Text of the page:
Dr. Don Winget, Harlan J. Smith Centennial professor in astronomy at The University of Texas at Austin's Department of Astronomy, presents the Twenty-Second Annual Great Lecture in Astronomy, "Small Stars in a Large Context." In the lecture, Dr. Winget examines the potential offered by the white dwarf stars in the context of both astrophysics and fundamental physics. This potential includes studying cosmochronology - establishing the age and evolutionary history of our galaxy and an independent lower limit on the age of the Universe, constraining the properties of axions and WIMPS in the context of dark matter models, constraining dark energy by establishing the properties of the massive progenitors of type 1a supernovae, studying nucleosynthesis from their internal composition structure, and crystallization in dense Coulomb plasmas, among many others.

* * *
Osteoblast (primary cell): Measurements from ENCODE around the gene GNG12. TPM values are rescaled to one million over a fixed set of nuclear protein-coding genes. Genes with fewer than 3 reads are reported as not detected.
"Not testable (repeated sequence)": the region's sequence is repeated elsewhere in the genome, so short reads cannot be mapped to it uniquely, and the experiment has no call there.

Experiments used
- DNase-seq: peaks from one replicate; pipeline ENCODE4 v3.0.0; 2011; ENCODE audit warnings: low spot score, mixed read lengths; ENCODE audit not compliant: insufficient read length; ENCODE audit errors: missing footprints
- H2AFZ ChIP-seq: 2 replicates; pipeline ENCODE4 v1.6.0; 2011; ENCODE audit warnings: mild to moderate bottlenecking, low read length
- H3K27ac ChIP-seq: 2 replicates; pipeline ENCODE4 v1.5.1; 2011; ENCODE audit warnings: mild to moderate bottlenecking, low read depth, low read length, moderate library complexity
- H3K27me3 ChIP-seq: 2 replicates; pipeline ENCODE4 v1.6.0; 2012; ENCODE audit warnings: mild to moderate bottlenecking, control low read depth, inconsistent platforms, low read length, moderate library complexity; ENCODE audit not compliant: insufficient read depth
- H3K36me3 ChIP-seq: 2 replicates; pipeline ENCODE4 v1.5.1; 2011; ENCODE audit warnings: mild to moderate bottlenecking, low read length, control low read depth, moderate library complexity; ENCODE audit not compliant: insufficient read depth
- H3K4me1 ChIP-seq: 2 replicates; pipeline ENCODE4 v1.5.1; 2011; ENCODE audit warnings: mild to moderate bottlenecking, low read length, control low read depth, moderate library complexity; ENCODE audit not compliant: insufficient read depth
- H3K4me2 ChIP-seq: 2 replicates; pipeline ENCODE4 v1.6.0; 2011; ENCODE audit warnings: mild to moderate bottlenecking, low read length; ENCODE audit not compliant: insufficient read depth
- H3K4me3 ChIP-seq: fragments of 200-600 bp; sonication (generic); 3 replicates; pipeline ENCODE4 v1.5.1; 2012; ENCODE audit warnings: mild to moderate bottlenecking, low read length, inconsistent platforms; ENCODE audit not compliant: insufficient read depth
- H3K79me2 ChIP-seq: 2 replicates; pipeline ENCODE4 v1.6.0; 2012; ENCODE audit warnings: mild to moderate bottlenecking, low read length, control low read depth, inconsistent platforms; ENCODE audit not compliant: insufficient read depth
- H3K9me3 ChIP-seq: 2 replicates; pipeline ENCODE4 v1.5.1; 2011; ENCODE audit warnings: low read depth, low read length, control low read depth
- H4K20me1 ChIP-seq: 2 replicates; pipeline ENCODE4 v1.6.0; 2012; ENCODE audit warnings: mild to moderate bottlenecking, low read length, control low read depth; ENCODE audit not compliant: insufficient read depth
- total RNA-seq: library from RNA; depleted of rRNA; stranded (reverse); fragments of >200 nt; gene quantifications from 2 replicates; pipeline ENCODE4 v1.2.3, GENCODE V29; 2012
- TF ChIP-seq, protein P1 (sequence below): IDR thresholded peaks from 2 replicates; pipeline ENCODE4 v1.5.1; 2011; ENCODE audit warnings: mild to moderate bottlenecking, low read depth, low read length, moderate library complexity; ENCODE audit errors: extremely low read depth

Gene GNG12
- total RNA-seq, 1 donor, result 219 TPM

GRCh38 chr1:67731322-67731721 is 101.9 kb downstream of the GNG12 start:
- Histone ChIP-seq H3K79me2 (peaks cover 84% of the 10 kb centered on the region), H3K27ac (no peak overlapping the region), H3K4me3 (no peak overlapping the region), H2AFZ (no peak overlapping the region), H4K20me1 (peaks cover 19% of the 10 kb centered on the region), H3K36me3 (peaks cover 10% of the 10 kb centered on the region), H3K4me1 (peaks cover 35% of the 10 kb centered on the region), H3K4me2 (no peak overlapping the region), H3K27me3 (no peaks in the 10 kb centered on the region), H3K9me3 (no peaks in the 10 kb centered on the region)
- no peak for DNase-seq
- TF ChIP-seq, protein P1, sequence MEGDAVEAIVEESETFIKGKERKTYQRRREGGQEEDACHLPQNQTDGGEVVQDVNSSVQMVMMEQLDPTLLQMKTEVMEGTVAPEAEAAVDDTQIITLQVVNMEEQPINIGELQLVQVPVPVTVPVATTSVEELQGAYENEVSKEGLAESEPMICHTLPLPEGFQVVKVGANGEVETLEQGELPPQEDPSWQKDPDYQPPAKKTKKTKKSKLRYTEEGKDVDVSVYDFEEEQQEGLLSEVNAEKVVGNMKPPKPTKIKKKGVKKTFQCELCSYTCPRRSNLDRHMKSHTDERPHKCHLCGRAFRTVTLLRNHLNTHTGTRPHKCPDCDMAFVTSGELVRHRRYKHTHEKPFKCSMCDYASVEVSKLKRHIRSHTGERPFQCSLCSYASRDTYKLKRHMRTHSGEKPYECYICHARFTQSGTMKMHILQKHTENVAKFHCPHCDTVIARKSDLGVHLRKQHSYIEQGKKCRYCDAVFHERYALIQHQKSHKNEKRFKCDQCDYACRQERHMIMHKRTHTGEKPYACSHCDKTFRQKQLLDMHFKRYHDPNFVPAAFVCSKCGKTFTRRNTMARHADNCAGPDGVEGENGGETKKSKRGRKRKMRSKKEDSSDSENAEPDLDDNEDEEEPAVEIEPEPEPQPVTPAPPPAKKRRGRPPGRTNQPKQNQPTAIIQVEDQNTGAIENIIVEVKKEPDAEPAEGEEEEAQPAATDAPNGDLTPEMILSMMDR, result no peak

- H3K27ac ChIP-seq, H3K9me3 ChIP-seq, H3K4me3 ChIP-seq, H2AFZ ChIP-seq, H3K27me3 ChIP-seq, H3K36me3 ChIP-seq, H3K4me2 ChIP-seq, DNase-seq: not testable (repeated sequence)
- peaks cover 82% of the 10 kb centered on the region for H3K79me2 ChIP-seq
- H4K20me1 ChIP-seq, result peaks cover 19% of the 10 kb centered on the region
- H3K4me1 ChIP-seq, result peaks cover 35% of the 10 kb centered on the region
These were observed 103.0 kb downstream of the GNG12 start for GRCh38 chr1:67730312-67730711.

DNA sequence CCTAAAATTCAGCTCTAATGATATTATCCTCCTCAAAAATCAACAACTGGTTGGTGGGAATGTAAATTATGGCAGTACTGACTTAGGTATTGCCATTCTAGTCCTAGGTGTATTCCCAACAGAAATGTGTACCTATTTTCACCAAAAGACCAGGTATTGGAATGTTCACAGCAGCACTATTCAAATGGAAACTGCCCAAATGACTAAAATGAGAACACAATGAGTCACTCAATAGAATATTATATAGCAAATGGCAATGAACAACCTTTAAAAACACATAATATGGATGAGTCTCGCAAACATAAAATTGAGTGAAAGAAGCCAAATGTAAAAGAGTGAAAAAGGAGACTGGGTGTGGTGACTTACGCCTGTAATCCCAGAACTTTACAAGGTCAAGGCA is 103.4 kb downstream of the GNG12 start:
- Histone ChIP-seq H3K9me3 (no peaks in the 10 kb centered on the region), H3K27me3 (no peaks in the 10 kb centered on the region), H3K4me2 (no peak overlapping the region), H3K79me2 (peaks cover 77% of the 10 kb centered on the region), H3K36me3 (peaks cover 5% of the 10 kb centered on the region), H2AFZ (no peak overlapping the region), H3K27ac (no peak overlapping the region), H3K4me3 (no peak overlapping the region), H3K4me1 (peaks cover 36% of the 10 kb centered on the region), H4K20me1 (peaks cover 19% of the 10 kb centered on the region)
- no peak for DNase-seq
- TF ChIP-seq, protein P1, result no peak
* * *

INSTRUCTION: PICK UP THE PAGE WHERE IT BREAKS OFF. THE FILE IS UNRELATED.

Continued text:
Dr. Winget has won many teaching awards and is a member of The University of Texas at Austin Academy of Distinguished Teachers. He studies white dwarf stars, including research into the physics of matter at high temperatures and densities, as well as the structure of galaxies and the evolution of star populations in galaxies. He also looks for planets orbiting white dwarf stars, which would be the remnants of solar systems like our own after our sun has died.
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